UK at bottom of league for helping IVF couples with recession blamed as NHS make cutbacks



02:53 GMT, 3 July 2012

Britain is the poor man of Europe in providing IVF to childless couples, figures reveal.

The UK is third from bottom of the latest spending league, below Slovakia, Serbia and Montenegro. Only Russia and Ireland spend less.

It is predicted British couples struggling with infertility will see the situation get worse as the recession bites, with NHS trusts continuing to make cutbacks and treating the problem as a low priority.

Two years apart: Big sister Beau with Belle, left, and Betsy. See case study below

Two years apart: Big sister Beau with Belle, left, and Betsy. See case study below

Experts said yesterday many doctors believe those suffering from infertility in Britain do not have the right to have a baby of their own.

A recent MPs' report found women are routinely turned down for IVF if they are deemed too young, too old, too obese or even if their husband has a child from a previous marriage.

As many as 73 per cent of NHS trusts do not offer couples three courses of IVF, as advised by medical watchdog the National Institute for Health and Clinical Excellence (NICE).

The figures were released today at the annual meeting of the European Society of Human Reproduction and Embryology in Istanbul.

Health economist Dr Mark Connolly, of the University of Groningen, the Netherlands, compiled a league table of funding policies across 23 European countries.

Each country was given an index score between zero and 18 based on how many cycles of IVF would be paid for out of the public purse.

IVF league

Belgium, France and Slovenia came top of the league, scoring between 14 and 18 – meaning the state was more willing to pay for treatment.

Belgium introduced a scheme about ten years ago to reimburse the cost of six cycles of IVF treatment – now the most generous in Europe.

The UK, Russia and Ireland had the least generous policies and scored around two or less.

The figures also reveal that Britain not only has low levels of public funding for IVF but also carries out fewer treatment cycles, with only Germany having a lower number.

Dr Connolly said the findings show doctors give IVF to meet 'medical need' but some countries are falling short.

He added that parts of the UK has been 'feeble' in offering treatment on the NHS.

'We are seeing cuts from funding authorities during the current recession and we are only at the start of that,' he added.

Clare Lewis-Jones, of the National Infertility Awareness Campaign, said: 'It is totally unacceptable that many other European countries have better service provision for infertility patients than the UK, where IVF was pioneered.

'Infertility treatment has for too long been seen as a low priority, failing the one in six couples who live with the devastating impact this illness has on their lives.

'Those suffering from the disease of infertility have the right to expect the chance to try to have a healthy baby of their own.'

NICE guidelines state that couples should be considered for up to three free cycles of IVF between 23 and 39 after trying unsuccessfully for a year to start a family.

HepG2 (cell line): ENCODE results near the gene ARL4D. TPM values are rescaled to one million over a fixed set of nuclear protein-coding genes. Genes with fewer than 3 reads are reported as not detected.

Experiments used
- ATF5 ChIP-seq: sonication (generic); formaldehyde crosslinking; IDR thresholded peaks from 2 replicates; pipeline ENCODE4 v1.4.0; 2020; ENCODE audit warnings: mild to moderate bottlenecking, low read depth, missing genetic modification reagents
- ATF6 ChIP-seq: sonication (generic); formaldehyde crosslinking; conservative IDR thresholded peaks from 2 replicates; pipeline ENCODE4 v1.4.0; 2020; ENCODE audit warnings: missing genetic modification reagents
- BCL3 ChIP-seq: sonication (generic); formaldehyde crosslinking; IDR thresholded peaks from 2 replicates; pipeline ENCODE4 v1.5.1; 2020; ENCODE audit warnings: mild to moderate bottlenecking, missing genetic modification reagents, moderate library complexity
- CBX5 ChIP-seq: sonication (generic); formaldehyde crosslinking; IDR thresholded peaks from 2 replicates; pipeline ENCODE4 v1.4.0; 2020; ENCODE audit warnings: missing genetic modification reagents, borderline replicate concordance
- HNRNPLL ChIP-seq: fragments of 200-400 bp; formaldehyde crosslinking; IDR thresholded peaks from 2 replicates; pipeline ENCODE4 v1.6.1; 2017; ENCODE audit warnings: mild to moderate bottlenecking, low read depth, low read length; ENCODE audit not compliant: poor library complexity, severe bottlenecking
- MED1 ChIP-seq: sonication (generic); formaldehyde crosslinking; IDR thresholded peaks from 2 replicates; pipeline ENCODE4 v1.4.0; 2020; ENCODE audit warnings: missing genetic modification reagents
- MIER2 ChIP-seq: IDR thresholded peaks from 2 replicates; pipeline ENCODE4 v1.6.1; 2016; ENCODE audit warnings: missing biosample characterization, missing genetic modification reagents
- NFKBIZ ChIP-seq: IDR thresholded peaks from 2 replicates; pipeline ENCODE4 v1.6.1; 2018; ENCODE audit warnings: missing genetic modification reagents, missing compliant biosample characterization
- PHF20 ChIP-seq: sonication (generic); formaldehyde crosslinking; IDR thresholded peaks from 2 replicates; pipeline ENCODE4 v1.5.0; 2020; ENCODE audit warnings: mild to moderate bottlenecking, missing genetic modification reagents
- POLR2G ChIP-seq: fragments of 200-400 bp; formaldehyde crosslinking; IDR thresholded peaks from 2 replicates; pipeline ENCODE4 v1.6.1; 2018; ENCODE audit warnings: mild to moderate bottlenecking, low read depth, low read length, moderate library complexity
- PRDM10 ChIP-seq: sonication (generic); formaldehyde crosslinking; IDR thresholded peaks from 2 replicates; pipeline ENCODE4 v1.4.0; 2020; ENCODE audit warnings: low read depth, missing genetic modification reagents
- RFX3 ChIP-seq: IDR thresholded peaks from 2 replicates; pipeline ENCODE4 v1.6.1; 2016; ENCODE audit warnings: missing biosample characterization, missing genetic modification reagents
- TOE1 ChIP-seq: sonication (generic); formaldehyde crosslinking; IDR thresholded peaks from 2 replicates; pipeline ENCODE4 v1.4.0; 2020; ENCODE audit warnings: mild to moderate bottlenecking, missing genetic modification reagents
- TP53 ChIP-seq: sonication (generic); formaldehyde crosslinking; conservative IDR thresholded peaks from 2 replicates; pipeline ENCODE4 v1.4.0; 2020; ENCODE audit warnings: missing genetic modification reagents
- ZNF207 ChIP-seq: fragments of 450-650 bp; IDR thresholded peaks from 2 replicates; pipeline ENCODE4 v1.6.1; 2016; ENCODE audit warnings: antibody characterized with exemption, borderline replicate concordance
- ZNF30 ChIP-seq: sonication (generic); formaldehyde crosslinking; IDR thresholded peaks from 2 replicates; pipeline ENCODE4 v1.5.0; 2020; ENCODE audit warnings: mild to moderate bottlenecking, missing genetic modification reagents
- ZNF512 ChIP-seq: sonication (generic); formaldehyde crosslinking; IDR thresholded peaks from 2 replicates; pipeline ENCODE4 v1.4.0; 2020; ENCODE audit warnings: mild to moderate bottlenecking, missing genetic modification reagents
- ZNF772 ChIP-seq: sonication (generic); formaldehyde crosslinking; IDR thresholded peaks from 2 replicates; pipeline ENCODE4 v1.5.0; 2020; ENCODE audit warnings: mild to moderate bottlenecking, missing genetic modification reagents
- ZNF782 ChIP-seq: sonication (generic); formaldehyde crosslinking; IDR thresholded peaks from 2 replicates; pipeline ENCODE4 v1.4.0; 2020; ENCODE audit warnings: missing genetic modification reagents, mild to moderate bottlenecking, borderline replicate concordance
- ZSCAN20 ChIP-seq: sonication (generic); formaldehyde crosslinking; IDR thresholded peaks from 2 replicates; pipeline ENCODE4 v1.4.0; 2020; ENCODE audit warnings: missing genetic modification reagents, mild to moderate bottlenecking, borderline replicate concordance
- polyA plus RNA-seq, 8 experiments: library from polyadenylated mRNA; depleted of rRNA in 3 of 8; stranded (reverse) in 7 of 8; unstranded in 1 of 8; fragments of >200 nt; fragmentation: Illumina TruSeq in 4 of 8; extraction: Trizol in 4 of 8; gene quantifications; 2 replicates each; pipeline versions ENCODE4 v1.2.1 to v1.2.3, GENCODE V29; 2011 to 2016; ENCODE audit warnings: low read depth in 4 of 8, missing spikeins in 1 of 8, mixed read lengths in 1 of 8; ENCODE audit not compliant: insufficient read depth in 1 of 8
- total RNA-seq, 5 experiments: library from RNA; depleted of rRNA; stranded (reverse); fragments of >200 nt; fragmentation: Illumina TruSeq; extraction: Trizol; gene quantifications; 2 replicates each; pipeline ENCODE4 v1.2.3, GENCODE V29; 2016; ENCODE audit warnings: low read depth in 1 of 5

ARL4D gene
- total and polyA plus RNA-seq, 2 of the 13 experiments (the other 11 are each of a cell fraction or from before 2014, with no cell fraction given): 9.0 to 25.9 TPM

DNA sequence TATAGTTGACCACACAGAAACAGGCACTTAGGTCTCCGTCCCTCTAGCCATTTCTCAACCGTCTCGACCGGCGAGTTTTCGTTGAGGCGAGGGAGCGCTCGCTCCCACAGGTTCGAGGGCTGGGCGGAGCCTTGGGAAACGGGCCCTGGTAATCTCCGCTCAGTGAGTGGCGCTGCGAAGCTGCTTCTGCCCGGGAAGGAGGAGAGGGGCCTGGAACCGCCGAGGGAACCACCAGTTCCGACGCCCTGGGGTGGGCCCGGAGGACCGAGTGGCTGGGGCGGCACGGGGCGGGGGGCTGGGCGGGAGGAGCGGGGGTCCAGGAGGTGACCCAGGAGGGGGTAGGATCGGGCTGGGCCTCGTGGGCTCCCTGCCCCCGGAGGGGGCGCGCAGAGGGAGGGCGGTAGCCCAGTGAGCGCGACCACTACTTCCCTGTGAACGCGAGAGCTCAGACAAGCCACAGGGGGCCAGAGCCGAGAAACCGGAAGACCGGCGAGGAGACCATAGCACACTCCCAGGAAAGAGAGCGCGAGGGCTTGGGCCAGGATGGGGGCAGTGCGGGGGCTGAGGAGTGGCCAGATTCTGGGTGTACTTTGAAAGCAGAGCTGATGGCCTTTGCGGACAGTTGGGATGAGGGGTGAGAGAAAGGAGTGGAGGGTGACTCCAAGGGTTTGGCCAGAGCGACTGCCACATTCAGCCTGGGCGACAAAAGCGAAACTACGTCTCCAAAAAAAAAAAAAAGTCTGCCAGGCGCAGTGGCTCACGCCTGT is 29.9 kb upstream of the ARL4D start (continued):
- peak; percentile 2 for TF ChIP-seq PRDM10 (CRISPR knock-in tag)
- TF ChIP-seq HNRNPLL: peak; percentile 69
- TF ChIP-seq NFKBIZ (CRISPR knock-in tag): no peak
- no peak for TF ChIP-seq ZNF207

It is expanding its criteria for free treatment to scrap the lower age limit and suggests infertility should be treated as soon as possible, because the chances of success decline with age.


Like any triplets, Beau, Belle and Betsy Feltham (pictured above) share similar features. But while one of the girls can walk and talk, the other two are not quite there yet – delivered a full two years after their big sister.

The girls were born from the same batch of embryos created during their parents’ IVF treatment. Beau was successfully implanted in 2009, but Belle and Betsy were kept on ice until last year.

Claudine and Jason Feltham, of East Sussex, said they felt ‘blessed’ at having the triplets after doctors warned them they might never have a family of their own.

The couple sought private IVF treatment after Mrs Feltham, 37, was told she had a problem with her fallopian tubes. Thirteen embryos were created and two were implanted into Claudine, with others frozen for possible future use.

Incredibly Mrs Feltham became pregnant two weeks later and in October 2009 Beau was born. Last year, the couple decided to try for another child using two of the remaining frozen embryos.

Once again, Mrs Feltham was pregnant at the first attempt with Betsy and Belle being born last November.

The rationing body also says IVF should be made available to women aged 40 to 42 and extended to gay and lesbian couples.

But local NHS trusts have always imposed their own restrictions regardless of national guidance.

allow only one treatment cycle, others have additional age restrictions
and some will not pay for spare eggs to be frozen for future use.

More than 46,000 women had IVF in 2010 and around 40 per cent were NHS patients.

Health risks of failed treatment

Treatment in the private sector, where clinics tend to set age limits higher than the NHS, costs 5,000 on average including tests, drugs and at least one IVF cycle.

Dr Allan Pacey, of the British Fertility Society, said fertility specialists were frustrated at infertility being treated as if it was a 'lifestyle choice' rather than a serious problem. He added: 'Some people have their heads in the sand, they allow a personal view to affect the trust's policy on fertility.'